I’ve seen first-hand how a healthy relationship between your money and your priorities can make a huge difference in your life. It’s important to find a good financial advisor that can help you manage your money and work towards your goals.
An outside perspective on your financial situation is invaluable. Ideally, you want to find someone who can serve as a sounding board during major life and financial events, as well as the smaller, though no less important, occasions.
In order to make sure you find the right person to fill this important role, I suggest asking them the following questions.
1. What do you love about your job?
This is a fantastic first question and you should listen very carefully to the answer too. Do they care about your whole financial picture?. What’s their story of how they got into the business?
You’ll see what a financial planner is all about by their response to this question.
2.What types of clients do you specialize in serving?
Some planners work with specific types of people like business owners that play golf, or 50-somethings thinking about retirement. Others might have doctors or lawyers as their main clientele. This means they have a comprehensive understanding of specific professions and can offer valuable advice. Choose a planner who works with clients in situations that are similar to your own. They’ll be better equipped to offer the type of guidance and advice that you need.
3. How many clients do you have?
On average, planners are able to serve between 100 – 150 clients fairly well. Anything more than that and clients might not get the time and guidance they deserve. Of course, it depends on the circumstances of each client, but you want to make sure the planner isn’t overbooked.
4. How will our relationship work?
Put another way: How much access will you have to the planner? Many clients attest to feeling under-serviced after the initial few meetings and once their plan has been set up.
In addition to your reviews, find out how accessible your planner will be should you require ad hoc advice, opinions, and assistance. Do they wait for you to contact them or do they proactively arrange to meet with you regularly?
5. How do you make money?
It’s important to understand if your planner receives any commissions or incentives that might influence their advice. Generally, with this model, they only get paid when they sell you something.
Fee-only planners are compensated directly by the client. Fees are transparent and the planner doesn’t receive any hidden compensation for the advice they give.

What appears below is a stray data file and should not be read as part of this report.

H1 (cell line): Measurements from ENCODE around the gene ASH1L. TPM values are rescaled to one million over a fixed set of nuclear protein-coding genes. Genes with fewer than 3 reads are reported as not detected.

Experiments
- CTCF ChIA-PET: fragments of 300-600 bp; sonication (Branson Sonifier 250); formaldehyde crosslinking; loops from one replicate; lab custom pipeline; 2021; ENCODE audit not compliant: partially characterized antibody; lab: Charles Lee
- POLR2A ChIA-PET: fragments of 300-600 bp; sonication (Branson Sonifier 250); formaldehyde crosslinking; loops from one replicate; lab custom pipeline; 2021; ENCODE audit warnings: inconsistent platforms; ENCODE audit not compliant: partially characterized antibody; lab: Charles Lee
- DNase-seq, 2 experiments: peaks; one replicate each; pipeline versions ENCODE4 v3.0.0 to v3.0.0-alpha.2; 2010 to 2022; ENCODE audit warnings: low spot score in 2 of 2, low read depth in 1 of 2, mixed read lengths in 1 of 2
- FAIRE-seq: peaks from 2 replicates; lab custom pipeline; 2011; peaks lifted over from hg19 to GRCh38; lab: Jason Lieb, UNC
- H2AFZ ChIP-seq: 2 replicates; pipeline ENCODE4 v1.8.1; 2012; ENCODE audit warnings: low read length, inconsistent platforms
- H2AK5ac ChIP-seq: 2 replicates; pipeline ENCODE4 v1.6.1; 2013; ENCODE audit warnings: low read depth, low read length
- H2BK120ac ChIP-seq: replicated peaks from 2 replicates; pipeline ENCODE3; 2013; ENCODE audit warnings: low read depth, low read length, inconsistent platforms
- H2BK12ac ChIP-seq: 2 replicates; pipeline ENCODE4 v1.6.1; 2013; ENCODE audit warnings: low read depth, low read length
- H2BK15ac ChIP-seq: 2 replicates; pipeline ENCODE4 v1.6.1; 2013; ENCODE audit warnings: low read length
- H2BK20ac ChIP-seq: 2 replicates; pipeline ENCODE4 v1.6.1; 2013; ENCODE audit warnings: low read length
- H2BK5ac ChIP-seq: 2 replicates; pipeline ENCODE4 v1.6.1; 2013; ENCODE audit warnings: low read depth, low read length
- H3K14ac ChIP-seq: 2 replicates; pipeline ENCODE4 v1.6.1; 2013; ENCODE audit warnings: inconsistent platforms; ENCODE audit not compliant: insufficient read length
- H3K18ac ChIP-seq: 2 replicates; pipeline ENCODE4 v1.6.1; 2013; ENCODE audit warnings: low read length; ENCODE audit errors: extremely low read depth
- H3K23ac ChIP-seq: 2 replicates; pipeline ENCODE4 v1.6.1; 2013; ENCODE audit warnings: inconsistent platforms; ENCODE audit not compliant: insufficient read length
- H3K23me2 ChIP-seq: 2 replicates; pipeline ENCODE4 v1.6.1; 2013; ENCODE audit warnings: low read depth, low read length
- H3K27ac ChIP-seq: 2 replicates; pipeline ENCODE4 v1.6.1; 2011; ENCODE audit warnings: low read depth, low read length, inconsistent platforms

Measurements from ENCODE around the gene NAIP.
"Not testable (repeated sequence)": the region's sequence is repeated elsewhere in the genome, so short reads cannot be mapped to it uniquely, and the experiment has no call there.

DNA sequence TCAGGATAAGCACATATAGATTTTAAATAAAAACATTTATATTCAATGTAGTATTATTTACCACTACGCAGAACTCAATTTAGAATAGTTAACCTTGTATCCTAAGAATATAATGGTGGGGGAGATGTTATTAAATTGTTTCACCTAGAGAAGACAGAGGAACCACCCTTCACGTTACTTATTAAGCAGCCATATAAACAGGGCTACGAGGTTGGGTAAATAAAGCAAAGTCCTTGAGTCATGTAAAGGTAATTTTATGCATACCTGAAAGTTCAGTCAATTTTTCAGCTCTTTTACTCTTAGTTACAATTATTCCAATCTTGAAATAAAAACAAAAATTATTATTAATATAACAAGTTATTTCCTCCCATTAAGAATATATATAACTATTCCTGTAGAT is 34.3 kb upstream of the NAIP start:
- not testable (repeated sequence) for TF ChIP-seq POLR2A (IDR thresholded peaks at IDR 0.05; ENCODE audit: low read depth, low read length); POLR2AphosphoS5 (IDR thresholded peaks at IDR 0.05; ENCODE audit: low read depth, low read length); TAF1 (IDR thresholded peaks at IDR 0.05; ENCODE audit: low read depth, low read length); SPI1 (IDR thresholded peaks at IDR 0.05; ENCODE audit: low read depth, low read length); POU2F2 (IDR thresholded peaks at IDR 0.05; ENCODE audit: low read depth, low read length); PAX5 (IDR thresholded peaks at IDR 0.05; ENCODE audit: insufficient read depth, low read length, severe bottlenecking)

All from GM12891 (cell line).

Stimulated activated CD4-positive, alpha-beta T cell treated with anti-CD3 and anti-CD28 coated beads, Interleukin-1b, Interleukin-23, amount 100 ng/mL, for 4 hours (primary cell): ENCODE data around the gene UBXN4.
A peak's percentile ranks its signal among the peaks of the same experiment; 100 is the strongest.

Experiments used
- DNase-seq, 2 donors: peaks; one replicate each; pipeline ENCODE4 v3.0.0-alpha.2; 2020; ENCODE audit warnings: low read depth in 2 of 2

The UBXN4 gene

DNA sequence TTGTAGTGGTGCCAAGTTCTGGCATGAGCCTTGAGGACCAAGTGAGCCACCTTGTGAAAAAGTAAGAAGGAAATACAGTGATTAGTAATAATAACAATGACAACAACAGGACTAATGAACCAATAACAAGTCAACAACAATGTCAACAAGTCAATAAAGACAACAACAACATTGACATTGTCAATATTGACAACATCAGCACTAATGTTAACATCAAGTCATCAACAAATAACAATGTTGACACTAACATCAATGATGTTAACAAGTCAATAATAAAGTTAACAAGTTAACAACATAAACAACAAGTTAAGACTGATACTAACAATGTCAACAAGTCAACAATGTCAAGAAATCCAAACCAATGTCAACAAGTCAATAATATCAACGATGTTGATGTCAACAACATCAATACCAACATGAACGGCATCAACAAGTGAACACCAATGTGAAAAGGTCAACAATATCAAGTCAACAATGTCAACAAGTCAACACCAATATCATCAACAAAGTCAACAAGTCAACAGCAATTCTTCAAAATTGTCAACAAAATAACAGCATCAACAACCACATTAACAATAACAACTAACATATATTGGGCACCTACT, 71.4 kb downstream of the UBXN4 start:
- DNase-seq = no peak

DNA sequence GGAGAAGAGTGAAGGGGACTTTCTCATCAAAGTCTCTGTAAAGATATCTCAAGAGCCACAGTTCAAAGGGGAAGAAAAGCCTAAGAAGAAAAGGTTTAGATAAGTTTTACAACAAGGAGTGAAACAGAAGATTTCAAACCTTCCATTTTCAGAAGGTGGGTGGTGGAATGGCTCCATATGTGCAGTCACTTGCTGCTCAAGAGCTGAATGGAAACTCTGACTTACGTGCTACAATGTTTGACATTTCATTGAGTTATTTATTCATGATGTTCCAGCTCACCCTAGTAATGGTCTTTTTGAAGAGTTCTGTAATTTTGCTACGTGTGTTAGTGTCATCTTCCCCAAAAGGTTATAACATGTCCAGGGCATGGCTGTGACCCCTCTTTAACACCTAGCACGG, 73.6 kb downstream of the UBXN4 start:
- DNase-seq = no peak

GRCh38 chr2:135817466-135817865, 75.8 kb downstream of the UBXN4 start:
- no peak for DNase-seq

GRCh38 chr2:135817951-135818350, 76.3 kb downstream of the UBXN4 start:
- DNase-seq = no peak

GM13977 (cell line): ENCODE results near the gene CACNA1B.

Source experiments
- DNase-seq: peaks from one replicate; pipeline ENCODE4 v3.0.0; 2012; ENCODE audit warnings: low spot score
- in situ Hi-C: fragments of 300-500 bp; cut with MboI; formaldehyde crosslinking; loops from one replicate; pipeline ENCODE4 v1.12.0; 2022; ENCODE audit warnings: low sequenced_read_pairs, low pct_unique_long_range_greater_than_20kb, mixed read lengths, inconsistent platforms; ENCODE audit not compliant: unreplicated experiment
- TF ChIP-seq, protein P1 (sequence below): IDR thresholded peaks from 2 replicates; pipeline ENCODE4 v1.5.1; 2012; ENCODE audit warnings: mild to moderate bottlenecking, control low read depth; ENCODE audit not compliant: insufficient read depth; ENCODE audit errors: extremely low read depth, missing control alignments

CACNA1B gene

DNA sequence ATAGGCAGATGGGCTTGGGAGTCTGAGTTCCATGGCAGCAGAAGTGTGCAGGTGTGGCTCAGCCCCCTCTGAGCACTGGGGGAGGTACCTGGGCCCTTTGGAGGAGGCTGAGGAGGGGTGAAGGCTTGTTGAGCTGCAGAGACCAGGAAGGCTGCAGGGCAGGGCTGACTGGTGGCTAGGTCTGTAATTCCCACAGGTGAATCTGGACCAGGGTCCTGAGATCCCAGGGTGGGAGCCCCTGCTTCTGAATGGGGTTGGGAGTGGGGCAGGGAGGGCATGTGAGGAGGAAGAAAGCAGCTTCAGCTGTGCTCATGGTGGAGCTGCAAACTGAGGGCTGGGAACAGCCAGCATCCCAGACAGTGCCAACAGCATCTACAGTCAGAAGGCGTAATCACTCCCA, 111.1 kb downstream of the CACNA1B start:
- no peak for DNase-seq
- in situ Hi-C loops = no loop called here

6. What services do you provide clients?
Most planners will assist you with investments and insurance needs, but will they help you with life? A holistic experience with a financial planner will teach your more about budgeting, buying a house, working towards your goals, and so much more.
7. What is your investment philosophy?
How do they select the specific investments in your account? Do they choose based on performance?
A good financial planner will tailor advice to you based on your needs, rather than on their own perspective of how to invest.
8. What’s your succession plan?
Since you’re dealing with a person whose job is helping others plan for retirement, you should hope that your financial planner has their own future mapped out as well. That person should understand that their own career won’t last forever and have a good plan in place.
The next two questions are not the be-all and end-all, but I think they are still important to ask.
9. What product providers are you associated with?
The best thing to do is to ask for a copy of their disclosure document which lists all the service providers they are contracted with and which products they are able to recommend. Consider any conflicts of interest that may affect them and the financial advice that they provide.
There is nothing wrong with them exclusively promoting a specific financial service provider, as they could still offer you great advice. However, I would be wary that if you perhaps needed a screwdriver and they can only sell a hammer, you might get sold a hammer
10.What professional credentials / education do you have?
There are lots of great planners out there that have no qualifications, but for me, studying further shows that they have passion and interest in what they are doing.
The highest designation is The Certified Financial Planner (CFP) from the Financial Planning Institute (FPI). It requires its members to complete coursework, a certification exam, and have sufficient experience before using the title. It also requires its practitioners to adhere to a set of ethical standards, including the fiduciary standard that requires them to put your interests ahead of theirs.
Navigating financial decisions requires more than sophisticated software; it’s about understanding how money impacts your life. At the end of the day, life can’t be boiled down to graphs and reports. A real, meaningful relationship with a financial planner requires thoughtfulness, good judgment, and experience to guide you through life’s many chapters.